Now as an MH Fellow with YKA, she’s expanding her impressive scope of work further by launching a campaign to facilitate the process of ensuring better menstrual health and SRH services for women residing in correctional homes in West Bengal. The campaign will entail an independent study to take stalk of the present conditions of MHM in correctional homes across the state and use its findings to build public support and political will to take the necessary action.

Saurabh has been associated with YKA as a user and has consistently been writing on the issue MHM and its intersectionality with other issues in the society. Now as an MHM Fellow with YKA, he’s launched the Right to Period campaign, which aims to ensure proper execution of MHM guidelines in Delhi’s schools.

The long-term aim of the campaign is to develop an open culture where menstruation is not treated as a taboo. The campaign also seeks to hold the schools accountable for their responsibilities as an important component in the implementation of MHM policies by making adequate sanitation infrastructure and knowledge of MHM available in school premises.

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Harshita is a psychologist and works to support people with mental health issues, particularly adolescents who are survivors of violence. Associated with the Azadi Foundation in UP, Harshita became an MHM Fellow with YKA, with the aim of promoting better menstrual health.

Her campaign #MeriMarzi aims to promote menstrual health and wellness, hygiene and facilities for female sex workers in UP. She says, “Knowledge about natural body processes is a very basic human right. And for individuals whose occupation is providing sexual services, it becomes even more important.”

Meri Marzi aims to ensure sensitised, non-discriminatory health workers for the needs of female sex workers in the Suraksha Clinics under the UPSACS (Uttar Pradesh State AIDS Control Society) program by creating more dialogues and garnering public support for the cause of sex workers’ menstrual rights. The campaign will also ensure interventions with sex workers to clear misconceptions around overall hygiene management to ensure that results flow both ways.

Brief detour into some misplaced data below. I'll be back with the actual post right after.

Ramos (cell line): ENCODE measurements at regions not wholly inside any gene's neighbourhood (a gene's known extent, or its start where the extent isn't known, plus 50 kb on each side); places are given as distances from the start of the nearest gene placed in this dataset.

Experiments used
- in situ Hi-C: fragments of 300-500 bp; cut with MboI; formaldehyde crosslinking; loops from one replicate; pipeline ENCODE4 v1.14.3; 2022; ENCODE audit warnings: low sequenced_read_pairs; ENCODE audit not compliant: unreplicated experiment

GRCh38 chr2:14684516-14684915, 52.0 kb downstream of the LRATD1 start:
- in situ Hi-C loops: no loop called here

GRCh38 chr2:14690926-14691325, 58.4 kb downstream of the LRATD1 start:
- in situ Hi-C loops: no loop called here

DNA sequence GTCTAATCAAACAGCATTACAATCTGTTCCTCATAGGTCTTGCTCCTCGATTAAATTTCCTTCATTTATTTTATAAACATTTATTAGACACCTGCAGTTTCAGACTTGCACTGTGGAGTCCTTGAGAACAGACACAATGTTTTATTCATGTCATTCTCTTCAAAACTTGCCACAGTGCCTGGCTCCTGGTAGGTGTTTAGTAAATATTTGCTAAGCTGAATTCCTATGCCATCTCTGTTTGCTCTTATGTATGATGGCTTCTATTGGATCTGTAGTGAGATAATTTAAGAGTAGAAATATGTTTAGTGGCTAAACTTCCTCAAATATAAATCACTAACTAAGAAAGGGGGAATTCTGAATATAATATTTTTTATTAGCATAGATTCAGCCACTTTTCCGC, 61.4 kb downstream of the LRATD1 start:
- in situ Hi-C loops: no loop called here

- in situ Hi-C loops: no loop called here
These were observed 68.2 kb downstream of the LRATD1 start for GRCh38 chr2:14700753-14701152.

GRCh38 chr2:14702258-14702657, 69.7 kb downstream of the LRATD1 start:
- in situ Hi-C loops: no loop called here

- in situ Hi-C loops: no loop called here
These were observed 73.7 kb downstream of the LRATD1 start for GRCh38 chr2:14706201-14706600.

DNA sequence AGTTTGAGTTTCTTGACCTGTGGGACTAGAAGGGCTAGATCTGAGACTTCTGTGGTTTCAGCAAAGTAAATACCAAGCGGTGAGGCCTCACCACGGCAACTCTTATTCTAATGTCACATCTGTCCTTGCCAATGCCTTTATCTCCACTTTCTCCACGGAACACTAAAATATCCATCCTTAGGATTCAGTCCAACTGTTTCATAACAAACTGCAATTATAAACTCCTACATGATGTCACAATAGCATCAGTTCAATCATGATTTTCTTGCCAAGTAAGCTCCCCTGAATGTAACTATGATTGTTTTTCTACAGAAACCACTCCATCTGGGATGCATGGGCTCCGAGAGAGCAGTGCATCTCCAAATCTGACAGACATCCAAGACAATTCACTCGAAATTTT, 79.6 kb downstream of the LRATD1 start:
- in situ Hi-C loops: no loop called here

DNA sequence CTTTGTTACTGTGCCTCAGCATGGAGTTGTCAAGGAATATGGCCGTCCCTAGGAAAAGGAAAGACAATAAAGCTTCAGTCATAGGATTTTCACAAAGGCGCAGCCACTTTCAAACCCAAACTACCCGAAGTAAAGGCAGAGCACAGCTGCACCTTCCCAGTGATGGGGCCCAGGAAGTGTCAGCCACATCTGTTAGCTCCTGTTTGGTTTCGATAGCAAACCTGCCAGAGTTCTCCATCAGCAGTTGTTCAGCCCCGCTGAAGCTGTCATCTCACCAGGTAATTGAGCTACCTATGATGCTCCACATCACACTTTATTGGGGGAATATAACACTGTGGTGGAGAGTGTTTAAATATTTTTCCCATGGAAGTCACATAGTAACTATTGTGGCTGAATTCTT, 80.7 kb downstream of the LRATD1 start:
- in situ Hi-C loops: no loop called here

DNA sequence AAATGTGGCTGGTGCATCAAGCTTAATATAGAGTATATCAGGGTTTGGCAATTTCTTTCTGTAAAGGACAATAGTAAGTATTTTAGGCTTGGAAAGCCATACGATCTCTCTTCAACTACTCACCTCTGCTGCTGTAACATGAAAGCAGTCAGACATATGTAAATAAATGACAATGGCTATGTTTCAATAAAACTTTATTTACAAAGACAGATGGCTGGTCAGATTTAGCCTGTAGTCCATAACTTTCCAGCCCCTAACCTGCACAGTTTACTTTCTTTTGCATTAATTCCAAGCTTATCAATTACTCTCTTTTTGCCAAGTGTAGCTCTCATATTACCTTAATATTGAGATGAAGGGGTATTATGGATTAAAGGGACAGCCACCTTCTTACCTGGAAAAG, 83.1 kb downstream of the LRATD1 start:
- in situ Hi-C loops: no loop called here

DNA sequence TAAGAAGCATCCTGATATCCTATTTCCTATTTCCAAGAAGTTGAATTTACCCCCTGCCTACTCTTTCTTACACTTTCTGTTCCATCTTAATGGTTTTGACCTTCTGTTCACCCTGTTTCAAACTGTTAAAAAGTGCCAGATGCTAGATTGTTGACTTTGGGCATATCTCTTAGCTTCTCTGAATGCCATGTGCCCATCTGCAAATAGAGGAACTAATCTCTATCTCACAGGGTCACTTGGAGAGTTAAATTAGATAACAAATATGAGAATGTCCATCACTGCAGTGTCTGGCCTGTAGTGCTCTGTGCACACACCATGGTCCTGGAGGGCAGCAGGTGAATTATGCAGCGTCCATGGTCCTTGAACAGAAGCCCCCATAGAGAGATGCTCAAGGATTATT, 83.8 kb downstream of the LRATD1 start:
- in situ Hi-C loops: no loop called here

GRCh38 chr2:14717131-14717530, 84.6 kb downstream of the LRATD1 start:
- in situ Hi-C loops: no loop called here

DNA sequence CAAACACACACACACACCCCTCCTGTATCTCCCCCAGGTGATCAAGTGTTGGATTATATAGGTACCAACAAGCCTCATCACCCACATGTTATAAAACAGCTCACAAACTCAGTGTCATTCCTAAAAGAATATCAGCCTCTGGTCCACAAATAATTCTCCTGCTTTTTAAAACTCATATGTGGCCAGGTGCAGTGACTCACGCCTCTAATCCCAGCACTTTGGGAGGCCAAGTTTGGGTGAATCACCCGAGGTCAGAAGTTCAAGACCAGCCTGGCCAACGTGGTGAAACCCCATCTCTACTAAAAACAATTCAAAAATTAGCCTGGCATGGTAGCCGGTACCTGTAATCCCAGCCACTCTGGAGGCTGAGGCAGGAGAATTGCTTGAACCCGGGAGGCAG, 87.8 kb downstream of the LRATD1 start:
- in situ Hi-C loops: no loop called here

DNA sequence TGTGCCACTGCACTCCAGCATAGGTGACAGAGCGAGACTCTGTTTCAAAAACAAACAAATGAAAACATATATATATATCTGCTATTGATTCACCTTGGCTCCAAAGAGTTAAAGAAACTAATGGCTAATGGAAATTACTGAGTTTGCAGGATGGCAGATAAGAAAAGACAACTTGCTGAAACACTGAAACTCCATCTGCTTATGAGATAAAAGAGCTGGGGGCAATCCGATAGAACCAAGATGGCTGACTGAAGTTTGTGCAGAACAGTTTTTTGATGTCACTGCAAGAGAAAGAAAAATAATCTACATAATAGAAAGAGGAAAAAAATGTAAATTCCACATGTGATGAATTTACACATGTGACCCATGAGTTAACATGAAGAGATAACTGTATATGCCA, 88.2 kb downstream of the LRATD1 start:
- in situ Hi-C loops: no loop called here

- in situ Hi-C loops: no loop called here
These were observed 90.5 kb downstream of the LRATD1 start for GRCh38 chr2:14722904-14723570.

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MH Fellow Sabna comes with significant experience working with a range of development issues. A co-founder of Project Sakhi Saheli, which aims to combat period poverty and break menstrual taboos, Sabna has, in the past, worked on the issue of menstruation in urban slums of Delhi with women and adolescent girls. She and her team also released MenstraBook, with menstrastories and organised Menstra Tlk in the Delhi School of Social Work to create more conversations on menstruation.

With YKA MHM Fellow Vineet, Sabna launched Menstratalk, a campaign that aims to put an end to period poverty and smash menstrual taboos in society. As a start, the campaign aims to begin conversations on menstrual health with five hundred adolescents and youth in Delhi through offline platforms, and through this community mobilise support to create Period Friendly Institutions out of educational institutes in the city.

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A student from Delhi School of Social work, Vineet is a part of Project Sakhi Saheli, an initiative by the students of Delhi school of Social Work to create awareness on Menstrual Health and combat Period Poverty. Along with MHM Action Fellow Sabna, Vineet launched Menstratalk, a campaign that aims to put an end to period poverty and smash menstrual taboos in society.